Salvation Army assists Queenslanders through natural disasters
25 February 2019
The Salvation Army is now into its third week of providing recovery assistance and support to people and communities impacted by the North Queensland floods.
Many of the people coming to The Salvation Army have experienced total devastation, trauma, loss and complete inundation of floodwaters in their homes.
In partnership with the Queensland Government, The Salvation Army has been asked to continue deploying 16 staff per day into Townsville to work within five recovery hubs and outreach teams.
This work is ongoing, with no indication yet of a conclusion date.
“Within these hubs and outreach teams, The Salvation Army is providing care, support and immediate financial relief in the form of universal gift cards and other vouchers such as Woolworths gift cards, to flood-affected people,” said Kim Lee, Strategic Emergency and Disaster Management Specialist, based in Sydney.
“Each hub and team has been extremely busy, with long hours, queues and high demands for assistance.”
In summary, as of 20 February, The Salvation Army has:
· assisted 2219 families
· deployed 55 people (volunteers, officers and employees) to Townsville for recovery
· provided $1,070,675 of financial assistance to flood-affected people and families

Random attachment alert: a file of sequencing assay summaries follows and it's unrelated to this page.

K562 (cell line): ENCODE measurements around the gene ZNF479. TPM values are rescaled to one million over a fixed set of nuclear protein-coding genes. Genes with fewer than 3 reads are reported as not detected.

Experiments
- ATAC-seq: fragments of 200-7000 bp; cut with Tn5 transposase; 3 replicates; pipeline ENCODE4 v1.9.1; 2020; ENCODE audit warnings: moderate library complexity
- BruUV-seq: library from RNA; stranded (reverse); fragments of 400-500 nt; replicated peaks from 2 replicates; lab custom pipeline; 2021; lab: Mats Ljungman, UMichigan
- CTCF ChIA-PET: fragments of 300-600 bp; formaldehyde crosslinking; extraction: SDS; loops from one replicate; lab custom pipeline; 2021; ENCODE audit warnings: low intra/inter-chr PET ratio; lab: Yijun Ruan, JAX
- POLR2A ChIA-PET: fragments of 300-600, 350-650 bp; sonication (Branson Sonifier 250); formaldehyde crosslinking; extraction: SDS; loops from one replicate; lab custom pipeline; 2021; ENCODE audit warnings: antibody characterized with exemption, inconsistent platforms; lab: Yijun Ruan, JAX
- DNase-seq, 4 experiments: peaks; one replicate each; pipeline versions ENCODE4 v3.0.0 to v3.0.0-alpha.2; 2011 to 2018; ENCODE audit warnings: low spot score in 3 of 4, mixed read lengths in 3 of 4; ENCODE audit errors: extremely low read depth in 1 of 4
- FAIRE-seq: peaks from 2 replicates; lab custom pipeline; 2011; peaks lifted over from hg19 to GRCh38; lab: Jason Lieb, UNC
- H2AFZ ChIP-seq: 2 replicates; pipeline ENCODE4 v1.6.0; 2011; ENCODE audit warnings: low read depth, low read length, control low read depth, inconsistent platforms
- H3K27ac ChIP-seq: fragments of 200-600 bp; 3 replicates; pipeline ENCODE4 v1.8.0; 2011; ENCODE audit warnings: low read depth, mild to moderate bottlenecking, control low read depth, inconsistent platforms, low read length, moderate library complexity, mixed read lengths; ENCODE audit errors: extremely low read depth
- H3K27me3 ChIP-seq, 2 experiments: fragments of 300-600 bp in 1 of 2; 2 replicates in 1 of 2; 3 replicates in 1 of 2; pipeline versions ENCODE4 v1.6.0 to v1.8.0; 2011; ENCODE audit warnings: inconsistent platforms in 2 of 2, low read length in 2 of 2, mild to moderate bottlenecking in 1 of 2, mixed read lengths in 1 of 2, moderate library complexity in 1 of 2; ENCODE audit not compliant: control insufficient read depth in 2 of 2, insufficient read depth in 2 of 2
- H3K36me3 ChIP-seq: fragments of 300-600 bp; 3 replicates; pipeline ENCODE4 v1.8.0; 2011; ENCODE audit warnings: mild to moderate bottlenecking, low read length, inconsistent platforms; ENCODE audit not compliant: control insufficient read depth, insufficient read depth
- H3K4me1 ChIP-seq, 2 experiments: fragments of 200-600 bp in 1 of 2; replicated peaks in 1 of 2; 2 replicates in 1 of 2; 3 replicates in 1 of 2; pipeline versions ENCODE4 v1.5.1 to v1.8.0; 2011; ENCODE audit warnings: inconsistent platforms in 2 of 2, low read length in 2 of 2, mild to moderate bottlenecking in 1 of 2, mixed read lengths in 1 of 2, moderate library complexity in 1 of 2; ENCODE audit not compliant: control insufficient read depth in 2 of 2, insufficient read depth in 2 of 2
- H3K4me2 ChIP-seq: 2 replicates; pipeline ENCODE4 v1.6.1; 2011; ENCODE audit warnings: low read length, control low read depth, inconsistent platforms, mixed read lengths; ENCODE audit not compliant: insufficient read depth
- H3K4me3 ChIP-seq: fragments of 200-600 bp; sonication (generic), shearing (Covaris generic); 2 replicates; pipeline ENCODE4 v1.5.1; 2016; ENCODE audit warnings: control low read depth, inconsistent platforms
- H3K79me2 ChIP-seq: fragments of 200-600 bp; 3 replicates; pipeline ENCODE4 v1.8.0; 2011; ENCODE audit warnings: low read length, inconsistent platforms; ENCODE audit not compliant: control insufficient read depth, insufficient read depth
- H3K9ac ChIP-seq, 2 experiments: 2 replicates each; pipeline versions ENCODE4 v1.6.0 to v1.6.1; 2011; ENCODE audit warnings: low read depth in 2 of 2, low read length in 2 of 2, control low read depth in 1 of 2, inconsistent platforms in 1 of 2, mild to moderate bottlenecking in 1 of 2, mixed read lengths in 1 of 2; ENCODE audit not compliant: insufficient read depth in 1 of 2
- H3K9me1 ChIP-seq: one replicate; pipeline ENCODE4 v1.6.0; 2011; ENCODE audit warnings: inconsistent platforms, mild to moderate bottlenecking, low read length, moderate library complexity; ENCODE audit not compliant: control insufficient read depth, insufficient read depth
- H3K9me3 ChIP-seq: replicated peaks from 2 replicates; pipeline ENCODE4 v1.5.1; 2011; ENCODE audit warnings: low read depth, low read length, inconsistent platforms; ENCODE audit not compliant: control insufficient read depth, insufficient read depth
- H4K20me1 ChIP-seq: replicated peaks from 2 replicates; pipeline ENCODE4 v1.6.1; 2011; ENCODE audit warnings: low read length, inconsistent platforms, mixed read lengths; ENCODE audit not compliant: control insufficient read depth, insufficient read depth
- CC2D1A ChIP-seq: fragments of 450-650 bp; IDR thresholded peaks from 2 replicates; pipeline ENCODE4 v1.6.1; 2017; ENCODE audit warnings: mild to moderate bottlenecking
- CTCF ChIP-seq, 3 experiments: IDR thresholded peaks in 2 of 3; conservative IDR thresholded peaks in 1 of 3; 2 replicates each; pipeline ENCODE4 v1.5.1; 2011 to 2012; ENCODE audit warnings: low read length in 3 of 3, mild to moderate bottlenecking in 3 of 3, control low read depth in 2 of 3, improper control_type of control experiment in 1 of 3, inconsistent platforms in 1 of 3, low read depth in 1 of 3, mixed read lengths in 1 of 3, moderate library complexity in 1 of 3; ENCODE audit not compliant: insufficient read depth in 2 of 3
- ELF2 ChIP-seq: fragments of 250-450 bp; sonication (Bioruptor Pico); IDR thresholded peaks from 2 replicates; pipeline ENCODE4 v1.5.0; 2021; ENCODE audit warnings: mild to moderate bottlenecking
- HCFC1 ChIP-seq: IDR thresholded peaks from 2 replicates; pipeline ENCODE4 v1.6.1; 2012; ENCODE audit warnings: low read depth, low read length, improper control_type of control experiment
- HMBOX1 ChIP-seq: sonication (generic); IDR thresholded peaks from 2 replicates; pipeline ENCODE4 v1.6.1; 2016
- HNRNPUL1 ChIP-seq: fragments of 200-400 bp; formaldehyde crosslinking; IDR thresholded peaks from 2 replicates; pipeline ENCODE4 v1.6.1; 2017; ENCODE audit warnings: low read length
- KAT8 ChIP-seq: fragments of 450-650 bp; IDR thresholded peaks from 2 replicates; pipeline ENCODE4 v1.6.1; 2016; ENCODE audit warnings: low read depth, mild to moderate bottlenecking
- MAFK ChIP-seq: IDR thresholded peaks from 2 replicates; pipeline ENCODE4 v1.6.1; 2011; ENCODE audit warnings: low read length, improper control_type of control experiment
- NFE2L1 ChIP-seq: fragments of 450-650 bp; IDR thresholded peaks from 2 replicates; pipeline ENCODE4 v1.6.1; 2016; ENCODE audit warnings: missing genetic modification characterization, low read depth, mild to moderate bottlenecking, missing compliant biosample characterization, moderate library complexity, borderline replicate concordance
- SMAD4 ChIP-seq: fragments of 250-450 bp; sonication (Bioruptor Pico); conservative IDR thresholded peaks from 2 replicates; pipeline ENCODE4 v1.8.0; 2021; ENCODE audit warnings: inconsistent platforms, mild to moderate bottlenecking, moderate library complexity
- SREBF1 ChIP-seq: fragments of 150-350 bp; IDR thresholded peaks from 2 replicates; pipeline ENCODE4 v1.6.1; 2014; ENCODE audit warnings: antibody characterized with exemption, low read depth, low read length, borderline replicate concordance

There have also been 181 referrals made to additional services such as counselling, chaplaincy, pastoral support, corps, Doorways, Moneycare and other agencies for further support.
In North West Queensland, The Salvation Army’s Outback Flying Service is supporting relief and recovery efforts, making plans to support property owners for the long haul.
Once floodwaters have receded enough to make landing on properties safe, the flying padres, Lieutenant Simon Steele and his wife Lieutenant Natalie Steele, said they would start to make pastoral care visits to affected properties.
“A different response model is being used by Government [Department of Communities] in this region to that of Townsville,” explained Adam Cole, State Coordinator – Queensland, Strategic Emergency and Disaster Management.
“Based on the situation and needs of those impacted, it’s more of an outreach response, a much more personal and smaller engagement, meeting people on their places, rather than in hubs.
“The Salvation Army at this stage won’t be sending in recovery teams; we will be liaising with the Steeles and do link-ups that way.”
The Salvation Army, though, has activated its Critical Incident Peer Support (CIPS) team to provide additional support to staff.
Since 1 February, The Salvation Army Emergency Services (SAES) has provided more than 8000 meals; volunteers have worked over 1500 hours across 350 shifts; 20 recovery team members are still active; and five recovery hubs are being supported.
In Ballandean, 240km south west of Brisbane, the SAES has been active for a Queensland Fire and Emergency Services request.
SAES teams from Warwick with support from Fassifern supported this since effort for one week. Volunteers served over 2000 meals.
SAES teams in Southern Queensland were on alert last week as what started out as severe tropical Cyclone Oma was on track to cross the coast, but changed course and was downgraded to a rain depression.